by Matthew Grolemund
They say there’s a history of mental illness in my family, but I didn’t grow up with the mentally ill—I grew up with crazy sons-of-bitches. That’s all they were, like the “depressed” kids at school were just whiners, or the suicidal drunks at Jimmy’s Tavern were just depressed. And that’s how we liked it.
Until my wife Laura dropped her terminology on the whole family during our boisterous Viking-style Christmas dinner in Grandma’s crammed dining room. Laura had turned into an amateur genetic detective in the three months she’d been pregnant, and she let her new-found jargon slip without a second thought, as though “mental illness” were the old stain on our living-room carpet none of us could scrub out, had endearingly let become part of the fibers. Conversation stopped and we could hear the children giggle and move food around their plates. My family never missed a beat or a first punch, but now they sat speechless, no argument to be made. I rushed Laura out to the porch mumbling some nonsense about fresh air and hormones. It’s alright, I told the group of shifting and rolling eyes before she came back in. It’s not you guys—it’s her. The normal tricks a pregnant body plays. She didn’t mean to offend. Please do not destroy my pregnant wife.
They all believed me. We let it go, and the stain was forgotten.
But I couldn’t forget. Afterward Laura told me how glad she was that I’m not some undiagnosed nutcase like my parents or my aunts and uncles and their many, many children. That I never went to jail for stealing a car or beating someone outside a bar. That I never joined a cult or some dangerous political movement. That I didn’t lose my savings to scams every few years, didn’t end abusive relationships in arson. But those problems jump around the genome, she added, skip generations, show up in ways no one can predict. I asked her what she wanted me to do about it and she rolled over and drifted off to sleep, but I stayed up, looking back at the family I thought I knew, at all the flaws I’d always assumed were just human, unique, unnamed. My relatives became case studies, their faults and maybe even their strengths no longer their own. So I counted the pills they might have prescribed, the lives they might have evened out, might have saved.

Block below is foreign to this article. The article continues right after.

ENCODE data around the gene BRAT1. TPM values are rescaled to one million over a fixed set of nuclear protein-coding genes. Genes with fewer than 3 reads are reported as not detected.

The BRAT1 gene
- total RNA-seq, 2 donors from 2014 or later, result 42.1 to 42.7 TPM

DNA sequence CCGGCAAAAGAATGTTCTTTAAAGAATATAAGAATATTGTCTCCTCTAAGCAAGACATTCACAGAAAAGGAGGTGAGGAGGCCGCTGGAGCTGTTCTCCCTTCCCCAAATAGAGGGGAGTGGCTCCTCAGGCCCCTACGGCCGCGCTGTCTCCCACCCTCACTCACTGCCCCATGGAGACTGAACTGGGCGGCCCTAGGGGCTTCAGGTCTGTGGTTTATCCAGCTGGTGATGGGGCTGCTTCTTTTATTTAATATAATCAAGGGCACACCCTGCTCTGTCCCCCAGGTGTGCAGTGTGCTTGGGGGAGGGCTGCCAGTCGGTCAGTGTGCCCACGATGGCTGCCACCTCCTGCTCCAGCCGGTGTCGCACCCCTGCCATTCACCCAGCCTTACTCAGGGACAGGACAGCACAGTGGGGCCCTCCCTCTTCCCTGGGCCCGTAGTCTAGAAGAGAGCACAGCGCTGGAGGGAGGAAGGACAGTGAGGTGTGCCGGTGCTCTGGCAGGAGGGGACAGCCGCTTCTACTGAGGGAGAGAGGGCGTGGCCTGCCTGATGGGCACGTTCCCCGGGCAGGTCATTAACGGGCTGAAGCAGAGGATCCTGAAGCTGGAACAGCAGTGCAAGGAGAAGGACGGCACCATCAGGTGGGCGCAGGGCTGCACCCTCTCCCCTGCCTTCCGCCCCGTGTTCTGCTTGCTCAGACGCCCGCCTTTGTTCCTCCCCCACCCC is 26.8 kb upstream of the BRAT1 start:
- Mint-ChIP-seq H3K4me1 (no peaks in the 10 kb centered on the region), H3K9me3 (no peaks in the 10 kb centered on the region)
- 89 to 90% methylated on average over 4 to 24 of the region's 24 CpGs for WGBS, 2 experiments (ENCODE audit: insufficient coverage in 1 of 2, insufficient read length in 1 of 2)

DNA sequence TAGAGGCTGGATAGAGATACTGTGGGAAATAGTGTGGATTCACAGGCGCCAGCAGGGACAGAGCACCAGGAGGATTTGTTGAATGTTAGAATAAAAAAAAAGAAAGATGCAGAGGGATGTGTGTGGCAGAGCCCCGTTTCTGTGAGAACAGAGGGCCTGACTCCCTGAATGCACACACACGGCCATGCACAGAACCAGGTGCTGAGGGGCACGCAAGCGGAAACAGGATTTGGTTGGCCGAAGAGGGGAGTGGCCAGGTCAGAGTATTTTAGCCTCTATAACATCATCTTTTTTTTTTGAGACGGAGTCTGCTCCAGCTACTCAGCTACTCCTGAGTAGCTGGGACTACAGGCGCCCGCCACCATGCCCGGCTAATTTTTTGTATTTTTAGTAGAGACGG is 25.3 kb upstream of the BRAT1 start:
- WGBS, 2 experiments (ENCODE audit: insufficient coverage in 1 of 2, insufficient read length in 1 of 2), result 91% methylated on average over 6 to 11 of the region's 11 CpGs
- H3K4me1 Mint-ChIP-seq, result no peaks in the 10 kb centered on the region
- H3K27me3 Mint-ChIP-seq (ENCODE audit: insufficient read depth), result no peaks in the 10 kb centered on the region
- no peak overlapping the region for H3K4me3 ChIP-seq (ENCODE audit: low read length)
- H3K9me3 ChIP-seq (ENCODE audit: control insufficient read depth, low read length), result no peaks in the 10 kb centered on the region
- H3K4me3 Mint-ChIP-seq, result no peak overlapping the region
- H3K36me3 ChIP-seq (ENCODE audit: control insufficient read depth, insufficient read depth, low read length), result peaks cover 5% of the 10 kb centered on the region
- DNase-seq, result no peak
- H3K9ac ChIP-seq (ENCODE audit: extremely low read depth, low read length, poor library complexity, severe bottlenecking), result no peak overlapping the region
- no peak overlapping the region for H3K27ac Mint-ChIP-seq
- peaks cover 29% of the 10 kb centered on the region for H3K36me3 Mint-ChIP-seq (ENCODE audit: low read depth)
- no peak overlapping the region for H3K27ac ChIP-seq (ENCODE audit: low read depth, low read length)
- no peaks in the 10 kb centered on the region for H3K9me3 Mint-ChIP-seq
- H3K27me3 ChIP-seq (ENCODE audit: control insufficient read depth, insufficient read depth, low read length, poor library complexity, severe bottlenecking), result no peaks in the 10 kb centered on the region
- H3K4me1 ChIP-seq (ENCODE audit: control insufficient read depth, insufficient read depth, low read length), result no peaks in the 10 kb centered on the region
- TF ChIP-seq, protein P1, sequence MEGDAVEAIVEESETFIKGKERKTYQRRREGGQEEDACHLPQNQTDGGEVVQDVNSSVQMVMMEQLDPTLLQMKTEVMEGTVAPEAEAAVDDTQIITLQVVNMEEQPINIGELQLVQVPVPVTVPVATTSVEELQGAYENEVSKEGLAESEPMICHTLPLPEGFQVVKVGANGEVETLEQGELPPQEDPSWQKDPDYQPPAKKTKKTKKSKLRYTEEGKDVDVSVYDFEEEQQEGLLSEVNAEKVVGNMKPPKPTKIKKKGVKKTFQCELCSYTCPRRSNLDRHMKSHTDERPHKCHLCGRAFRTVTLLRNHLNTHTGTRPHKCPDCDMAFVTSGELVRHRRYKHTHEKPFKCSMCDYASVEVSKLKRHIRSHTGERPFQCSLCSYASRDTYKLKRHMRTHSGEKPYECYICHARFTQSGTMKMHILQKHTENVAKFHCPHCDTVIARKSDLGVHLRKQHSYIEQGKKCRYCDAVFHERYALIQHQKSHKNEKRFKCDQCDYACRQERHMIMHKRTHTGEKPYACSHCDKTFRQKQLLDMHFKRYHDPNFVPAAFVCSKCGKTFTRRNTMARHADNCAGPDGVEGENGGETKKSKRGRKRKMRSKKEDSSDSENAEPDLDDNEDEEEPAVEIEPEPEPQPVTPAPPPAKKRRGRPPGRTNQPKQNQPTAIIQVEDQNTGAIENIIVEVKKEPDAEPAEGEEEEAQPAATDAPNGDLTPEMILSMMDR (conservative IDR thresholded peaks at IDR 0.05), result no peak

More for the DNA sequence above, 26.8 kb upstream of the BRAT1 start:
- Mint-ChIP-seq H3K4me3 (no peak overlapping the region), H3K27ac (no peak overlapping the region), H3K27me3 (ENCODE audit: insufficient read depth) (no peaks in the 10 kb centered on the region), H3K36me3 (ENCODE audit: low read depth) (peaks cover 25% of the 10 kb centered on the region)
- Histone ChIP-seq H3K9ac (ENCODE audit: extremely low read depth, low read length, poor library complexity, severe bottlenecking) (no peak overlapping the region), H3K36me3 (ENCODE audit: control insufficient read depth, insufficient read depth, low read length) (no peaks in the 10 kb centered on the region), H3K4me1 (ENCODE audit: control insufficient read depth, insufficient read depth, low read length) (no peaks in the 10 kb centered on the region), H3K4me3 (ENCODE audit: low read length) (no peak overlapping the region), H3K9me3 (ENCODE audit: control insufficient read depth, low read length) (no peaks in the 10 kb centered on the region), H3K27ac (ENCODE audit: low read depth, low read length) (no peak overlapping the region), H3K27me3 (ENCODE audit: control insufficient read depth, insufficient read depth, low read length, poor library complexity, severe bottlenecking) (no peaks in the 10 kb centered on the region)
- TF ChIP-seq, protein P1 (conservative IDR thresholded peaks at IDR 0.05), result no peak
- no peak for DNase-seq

My Uncle Ken and his new wife Leah called the next day, invited me down to Jimmy’s for a few drinks and a game of pool. It had been awhile. When I arrived my Uncle John and his cousin Phil and Aunt La-La were throwing darts like knives. Aunt Sara and her son Tommy played the touch-screen game where you pointed out slight variations between the same pictures of naked women. Leah’s eight and ten-year-olds were scraping the tips of pool cues along the table felt, moving balls into pockets like dice on a craps table. Then there was a group of four or five cousins, their eyes glued to the baseball game, my father tending bar and Jimmy the owner, my distant uncle who had no family of his own, watching over it all with the same proud amusement my family often inspired.